The constant buildup to yesterday’s eclipse began, arguably, ninety-nine years ago. In Jack Neely’s article on the topic, he noted that Knoxville news accounts of the 1918 (path of totality just south of Tennessee) contained references to the next big one in 2017. People in that day could not have imagined the intensity of media coverage which would lead up to this week’s event. It was constant enough that I’ll admit I began to be a bit annoyed. Got it: Moon will pass between earth and sun and darkness will fall. Big deal.
But the drumbeat continued. Along with the scientific predictions and observations came evangelists such as Jim Bakker and Anne Graham Loetz with their own interpretations. The pair figured it was some sort of sign to America, with Jim saying God told him in a dream that the darkness was to show God’s displeasure with the Obama years.
Urban Woman and I decided to get serious about where we’d take Urban Girl for the viewing, taking a day trip to Dayton, Tennessee to scout it out. The eclipse was still days away. Along the way, the dire warnings seemed everywhere: “Do Not Pull Off the Interstate for Eclipse!” “Prepare for Heavy Traffic on August 21!” Signs directed passersby into pastures for $20 per car. We saw more American flags on the back road we took from Sweetwater to Dayton than I’ve ever seen in one spot in my life. The display of patriotism was likely unrelated but, in the context, it was if all of America was banding together to face the oncoming darkness.
Honestly, I started to get nervous. Not so much about the eclipse portending the judgement of God, as much as the traffic. Maybe it really would be hard to get to a location for the viewing. Maybe we’d be stuck for days once we got there. “Ten million people trying to get home at once!” was one of the taglines I caught from a report I heard. As much as I loved the idea of taking Urban Girl to the site of the Scopes Monkey Trial for a discussion of science on the big day, we changed plans.
Urban Woman made the excellent suggestion that we drive to the Sequoyah Birthplace Museum in Vonore. It’s a spot we’ve loved over the years, often taking Urban Daughter when she was younger. We’d talk through the morning about history, then shift to science in the afternoon. Perfect. Bonus points for closer to home (forty-five minutes) and accessible via back roads the hordes might not discover. We learned that the museum was closed, but the decision was made.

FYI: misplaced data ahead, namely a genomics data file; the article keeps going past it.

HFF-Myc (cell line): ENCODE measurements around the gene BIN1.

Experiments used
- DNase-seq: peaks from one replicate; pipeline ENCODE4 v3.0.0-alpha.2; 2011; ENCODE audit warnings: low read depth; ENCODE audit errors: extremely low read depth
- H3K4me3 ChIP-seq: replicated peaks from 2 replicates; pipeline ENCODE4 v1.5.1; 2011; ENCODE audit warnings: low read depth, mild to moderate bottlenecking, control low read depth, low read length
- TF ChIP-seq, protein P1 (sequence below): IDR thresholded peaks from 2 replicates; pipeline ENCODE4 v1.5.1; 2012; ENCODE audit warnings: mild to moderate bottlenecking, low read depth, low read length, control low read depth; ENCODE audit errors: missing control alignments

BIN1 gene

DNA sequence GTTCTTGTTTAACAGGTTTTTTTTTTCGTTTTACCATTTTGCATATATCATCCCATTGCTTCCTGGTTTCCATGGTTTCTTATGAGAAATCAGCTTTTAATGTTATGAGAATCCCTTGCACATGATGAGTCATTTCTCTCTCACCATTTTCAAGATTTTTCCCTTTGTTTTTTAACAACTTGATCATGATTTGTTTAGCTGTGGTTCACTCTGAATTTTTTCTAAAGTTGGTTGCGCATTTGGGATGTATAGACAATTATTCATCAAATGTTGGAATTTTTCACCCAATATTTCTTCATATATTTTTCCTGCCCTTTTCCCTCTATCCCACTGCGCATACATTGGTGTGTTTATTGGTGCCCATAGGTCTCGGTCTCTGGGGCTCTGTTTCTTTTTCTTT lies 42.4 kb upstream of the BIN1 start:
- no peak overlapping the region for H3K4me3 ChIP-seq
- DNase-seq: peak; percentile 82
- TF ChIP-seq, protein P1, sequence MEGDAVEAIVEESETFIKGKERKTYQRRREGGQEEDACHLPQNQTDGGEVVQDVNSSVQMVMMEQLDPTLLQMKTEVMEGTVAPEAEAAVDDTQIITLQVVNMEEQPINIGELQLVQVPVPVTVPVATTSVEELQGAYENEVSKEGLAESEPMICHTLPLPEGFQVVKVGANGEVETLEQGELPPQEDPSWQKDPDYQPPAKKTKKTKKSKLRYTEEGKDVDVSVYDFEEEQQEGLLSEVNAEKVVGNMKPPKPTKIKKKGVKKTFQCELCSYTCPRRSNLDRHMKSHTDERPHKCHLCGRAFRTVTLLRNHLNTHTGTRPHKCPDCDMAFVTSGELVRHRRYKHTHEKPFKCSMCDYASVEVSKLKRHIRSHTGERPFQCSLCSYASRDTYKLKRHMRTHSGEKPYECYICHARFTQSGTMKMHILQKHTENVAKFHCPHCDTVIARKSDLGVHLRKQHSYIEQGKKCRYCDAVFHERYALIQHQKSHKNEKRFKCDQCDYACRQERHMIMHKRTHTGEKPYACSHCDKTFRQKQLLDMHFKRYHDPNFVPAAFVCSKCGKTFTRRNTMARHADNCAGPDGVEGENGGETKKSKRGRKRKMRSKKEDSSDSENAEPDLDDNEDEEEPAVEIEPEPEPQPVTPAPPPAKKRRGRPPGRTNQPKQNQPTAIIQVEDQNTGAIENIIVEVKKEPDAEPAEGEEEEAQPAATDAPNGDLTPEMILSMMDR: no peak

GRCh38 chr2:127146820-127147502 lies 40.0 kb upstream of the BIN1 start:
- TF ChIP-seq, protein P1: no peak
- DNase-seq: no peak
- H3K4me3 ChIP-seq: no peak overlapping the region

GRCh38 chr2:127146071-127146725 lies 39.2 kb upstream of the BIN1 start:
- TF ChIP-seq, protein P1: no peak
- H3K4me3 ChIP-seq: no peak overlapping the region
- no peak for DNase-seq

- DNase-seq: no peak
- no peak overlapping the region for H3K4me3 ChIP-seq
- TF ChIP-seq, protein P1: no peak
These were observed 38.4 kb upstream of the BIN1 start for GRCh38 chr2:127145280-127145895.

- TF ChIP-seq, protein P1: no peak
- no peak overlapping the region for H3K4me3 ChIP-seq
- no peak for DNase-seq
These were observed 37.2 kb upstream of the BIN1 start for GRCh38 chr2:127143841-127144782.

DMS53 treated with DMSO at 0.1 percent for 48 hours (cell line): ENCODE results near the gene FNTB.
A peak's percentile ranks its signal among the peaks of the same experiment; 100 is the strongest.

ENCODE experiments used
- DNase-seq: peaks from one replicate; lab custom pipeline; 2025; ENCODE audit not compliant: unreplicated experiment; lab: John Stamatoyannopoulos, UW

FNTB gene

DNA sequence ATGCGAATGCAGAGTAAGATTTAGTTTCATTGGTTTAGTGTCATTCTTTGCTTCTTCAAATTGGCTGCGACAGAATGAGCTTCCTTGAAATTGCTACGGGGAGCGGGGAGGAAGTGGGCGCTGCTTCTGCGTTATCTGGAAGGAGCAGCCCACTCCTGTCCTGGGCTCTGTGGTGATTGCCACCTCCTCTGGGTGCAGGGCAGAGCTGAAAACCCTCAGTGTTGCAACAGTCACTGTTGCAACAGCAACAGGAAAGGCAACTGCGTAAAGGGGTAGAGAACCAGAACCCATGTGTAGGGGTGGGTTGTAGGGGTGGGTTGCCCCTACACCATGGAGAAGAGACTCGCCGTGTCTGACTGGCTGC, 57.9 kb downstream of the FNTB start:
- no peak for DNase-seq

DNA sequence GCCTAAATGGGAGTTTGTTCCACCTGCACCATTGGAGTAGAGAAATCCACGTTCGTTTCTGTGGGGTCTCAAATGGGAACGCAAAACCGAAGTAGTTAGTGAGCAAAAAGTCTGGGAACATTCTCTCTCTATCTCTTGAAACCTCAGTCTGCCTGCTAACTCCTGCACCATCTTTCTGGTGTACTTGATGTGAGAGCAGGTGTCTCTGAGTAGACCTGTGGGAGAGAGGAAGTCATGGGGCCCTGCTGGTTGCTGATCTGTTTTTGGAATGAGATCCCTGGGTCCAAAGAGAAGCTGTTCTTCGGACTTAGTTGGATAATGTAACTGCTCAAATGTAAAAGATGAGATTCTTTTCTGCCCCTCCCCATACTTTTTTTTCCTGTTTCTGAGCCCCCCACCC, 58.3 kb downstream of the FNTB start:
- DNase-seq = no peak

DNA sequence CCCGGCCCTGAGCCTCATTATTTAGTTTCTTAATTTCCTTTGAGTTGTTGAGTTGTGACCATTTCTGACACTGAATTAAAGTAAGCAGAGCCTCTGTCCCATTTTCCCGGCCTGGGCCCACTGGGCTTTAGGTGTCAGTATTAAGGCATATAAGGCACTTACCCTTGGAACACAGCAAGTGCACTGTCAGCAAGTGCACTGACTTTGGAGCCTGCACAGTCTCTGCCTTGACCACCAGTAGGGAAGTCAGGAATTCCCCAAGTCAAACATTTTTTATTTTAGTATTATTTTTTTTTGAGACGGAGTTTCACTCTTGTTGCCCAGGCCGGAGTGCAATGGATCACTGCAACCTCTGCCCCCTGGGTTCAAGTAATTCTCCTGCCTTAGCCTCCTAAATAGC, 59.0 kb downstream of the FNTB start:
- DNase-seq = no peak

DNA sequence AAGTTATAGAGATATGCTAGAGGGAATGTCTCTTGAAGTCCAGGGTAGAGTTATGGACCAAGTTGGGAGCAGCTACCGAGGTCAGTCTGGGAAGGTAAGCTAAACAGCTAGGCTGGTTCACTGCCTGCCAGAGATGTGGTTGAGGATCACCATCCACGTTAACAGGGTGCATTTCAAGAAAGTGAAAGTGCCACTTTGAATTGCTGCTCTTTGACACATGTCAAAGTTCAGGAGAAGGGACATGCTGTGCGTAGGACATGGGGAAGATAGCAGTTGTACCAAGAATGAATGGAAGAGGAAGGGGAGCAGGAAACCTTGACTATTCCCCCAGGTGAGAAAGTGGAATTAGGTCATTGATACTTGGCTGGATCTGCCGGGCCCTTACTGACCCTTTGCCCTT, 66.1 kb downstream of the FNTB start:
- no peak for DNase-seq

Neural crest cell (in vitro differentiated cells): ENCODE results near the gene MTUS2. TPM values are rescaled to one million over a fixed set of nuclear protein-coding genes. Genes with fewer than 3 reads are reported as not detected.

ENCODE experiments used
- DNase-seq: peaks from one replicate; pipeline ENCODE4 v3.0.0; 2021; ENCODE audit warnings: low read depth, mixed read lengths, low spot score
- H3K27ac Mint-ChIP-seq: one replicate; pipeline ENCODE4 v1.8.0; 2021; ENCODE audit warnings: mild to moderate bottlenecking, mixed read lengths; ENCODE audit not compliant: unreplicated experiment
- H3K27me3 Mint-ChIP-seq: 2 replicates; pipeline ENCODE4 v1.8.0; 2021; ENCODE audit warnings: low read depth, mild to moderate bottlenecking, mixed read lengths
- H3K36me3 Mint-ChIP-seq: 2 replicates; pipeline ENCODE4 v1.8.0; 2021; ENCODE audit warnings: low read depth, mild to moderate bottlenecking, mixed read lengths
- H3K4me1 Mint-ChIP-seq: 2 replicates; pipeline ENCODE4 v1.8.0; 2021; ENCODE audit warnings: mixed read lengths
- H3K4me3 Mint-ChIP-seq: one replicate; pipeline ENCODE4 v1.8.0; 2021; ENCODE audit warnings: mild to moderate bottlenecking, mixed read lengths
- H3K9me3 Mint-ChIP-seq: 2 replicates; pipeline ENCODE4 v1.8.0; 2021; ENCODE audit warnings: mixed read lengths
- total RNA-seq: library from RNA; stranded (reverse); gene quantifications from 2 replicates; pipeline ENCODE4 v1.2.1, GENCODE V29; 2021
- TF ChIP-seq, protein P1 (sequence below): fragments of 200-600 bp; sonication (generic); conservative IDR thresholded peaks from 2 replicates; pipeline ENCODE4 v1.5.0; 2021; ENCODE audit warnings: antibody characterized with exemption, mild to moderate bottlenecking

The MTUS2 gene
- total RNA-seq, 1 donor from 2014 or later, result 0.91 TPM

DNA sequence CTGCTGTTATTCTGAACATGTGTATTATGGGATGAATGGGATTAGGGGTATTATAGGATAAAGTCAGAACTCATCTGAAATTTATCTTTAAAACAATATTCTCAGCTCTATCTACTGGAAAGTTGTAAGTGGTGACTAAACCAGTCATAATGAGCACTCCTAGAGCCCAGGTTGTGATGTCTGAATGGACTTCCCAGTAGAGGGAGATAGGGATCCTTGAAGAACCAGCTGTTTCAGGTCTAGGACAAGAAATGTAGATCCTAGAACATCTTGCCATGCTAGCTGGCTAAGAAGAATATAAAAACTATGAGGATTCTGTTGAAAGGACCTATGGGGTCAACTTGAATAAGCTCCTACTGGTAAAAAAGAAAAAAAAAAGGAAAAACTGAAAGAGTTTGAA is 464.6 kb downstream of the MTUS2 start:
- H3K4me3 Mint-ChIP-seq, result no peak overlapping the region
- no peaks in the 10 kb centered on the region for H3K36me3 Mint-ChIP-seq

Leaving home at 7:00 AM, I had the feeling we’d missed the window. The abandoned streets should have told me otherwise, but just added to the post-apocalyptic feel – maybe the rapture had come and we were left behind? I started out live tweeting, but as we cruised toward Vonore, I was reminded that cell phone reception isn’t as universal as it sometimes seems. Or was the loss of reception because of the strange natural or supernatural phenomenon building in the universe? Who could know?
We arrived at the museum about fifty minutes after departure for a trip that should have taken forty-five. As I’d stopped to send out a couple of tweets, we couldn’t really lay the five-minute delay on the traffic. We joined a line of about twenty cars waiting for the 9:00 AM gate opening, drove in, dropping a donation in the bucket as we went, and found a parking spot in one of their massive fields. We spread a blanket and waited.
We’d come prepared with Sun Chips, Moon Pies, Starburst, Milky Way bars, Orbit and Eclipse gum and Capri Sun drinks. Tell me Urban Woman (and her friend Nancy) can’t plan an eclipse menu! We also brought some cheese, meat, etc. Blankets, sun screen, viewing glasses, books to read, check and check. Chairs to sit in? Oops.
Urban Girl bought a rabbit’s foot (hedging our doomsday bets?) and a slingshot in the gift shop (which was, helpfully, open) and we shot rocks into the river through the day. Eventually, our friend, Sam Maynard, invited us into the edge of the woods where he and two friends had set up a table spread with Sam’s excellent food. When they mentioned shade and a couple of extra chairs, we were sold. Friends Sonja and Allen joined us and our party was set. Of note, there were quite a few friends and acquaintances from downtown who found their way to the museum, so we saw familiar faces through the day.